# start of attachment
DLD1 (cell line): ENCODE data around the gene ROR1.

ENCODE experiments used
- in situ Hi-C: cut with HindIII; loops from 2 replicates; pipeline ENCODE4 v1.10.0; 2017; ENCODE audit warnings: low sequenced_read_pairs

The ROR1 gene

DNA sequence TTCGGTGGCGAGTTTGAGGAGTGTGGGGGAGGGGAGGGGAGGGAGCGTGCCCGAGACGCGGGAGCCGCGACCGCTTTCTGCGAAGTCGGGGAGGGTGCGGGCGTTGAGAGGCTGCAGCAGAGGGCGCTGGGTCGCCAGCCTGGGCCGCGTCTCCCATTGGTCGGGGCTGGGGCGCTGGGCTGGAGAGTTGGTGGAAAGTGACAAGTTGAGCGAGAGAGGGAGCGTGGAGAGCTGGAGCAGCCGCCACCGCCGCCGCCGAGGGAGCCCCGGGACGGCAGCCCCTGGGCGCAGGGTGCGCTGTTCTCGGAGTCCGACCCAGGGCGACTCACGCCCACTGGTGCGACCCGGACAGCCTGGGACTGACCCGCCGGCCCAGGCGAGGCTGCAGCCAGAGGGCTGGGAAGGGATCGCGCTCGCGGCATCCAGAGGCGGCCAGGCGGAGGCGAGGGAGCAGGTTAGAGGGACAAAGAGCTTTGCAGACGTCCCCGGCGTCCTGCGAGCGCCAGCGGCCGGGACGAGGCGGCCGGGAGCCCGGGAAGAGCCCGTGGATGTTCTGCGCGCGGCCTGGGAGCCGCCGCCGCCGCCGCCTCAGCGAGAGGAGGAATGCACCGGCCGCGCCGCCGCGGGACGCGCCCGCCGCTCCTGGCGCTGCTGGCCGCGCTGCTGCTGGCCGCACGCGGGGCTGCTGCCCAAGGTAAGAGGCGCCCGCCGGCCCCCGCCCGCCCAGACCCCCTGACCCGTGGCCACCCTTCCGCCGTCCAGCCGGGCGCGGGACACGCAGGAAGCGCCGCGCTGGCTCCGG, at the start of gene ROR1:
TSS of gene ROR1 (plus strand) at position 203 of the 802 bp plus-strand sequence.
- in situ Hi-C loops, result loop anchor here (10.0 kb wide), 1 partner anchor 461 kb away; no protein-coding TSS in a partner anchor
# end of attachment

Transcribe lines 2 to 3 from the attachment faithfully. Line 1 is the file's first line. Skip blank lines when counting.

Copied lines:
ENCODE experiments used
- in situ Hi-C: cut with HindIII; loops from 2 replicates; pipeline ENCODE4 v1.10.0; 2017; ENCODE audit warnings: low sequenced_read_pairs